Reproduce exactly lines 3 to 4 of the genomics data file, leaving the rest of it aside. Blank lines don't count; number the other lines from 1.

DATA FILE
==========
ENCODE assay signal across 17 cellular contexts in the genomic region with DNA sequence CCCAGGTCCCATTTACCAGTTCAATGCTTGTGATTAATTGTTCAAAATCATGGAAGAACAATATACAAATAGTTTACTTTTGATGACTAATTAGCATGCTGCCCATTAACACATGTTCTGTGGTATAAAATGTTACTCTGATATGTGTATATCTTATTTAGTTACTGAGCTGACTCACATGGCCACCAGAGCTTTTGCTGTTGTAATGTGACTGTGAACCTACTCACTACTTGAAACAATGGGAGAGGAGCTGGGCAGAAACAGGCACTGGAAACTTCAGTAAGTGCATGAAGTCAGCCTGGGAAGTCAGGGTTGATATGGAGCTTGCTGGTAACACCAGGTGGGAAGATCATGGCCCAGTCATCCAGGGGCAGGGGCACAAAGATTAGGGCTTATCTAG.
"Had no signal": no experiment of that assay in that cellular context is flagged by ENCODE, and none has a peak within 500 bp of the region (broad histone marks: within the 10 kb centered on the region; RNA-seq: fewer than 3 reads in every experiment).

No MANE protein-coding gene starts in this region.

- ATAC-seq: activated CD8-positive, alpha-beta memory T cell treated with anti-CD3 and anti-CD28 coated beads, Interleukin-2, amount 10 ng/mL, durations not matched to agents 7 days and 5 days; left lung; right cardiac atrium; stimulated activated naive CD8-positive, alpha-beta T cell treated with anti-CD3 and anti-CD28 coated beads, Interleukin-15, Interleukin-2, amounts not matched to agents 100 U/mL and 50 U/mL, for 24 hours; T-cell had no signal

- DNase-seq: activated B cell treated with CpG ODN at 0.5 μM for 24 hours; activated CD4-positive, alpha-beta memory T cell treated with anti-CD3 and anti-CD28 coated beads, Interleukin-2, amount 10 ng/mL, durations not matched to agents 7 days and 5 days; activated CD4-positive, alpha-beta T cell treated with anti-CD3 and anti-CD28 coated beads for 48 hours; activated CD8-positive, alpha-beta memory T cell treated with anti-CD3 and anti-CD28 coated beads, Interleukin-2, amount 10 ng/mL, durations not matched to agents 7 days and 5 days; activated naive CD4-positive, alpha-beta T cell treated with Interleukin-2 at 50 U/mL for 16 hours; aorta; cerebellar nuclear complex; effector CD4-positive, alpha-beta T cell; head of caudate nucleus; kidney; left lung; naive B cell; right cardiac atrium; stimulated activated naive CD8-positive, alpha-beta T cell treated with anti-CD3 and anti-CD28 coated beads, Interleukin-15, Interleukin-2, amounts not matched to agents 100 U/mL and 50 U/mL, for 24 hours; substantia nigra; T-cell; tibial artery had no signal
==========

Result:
No MANE protein-coding gene starts in this region.

- ATAC-seq: activated CD8-positive, alpha-beta memory T cell treated with anti-CD3 and anti-CD28 coated beads, Interleukin-2, amount 10 ng/mL, durations not matched to agents 7 days and 5 days; left lung; right cardiac atrium; stimulated activated naive CD8-positive, alpha-beta T cell treated with anti-CD3 and anti-CD28 coated beads, Interleukin-15, Interleukin-2, amounts not matched to agents 100 U/mL and 50 U/mL, for 24 hours; T-cell had no signal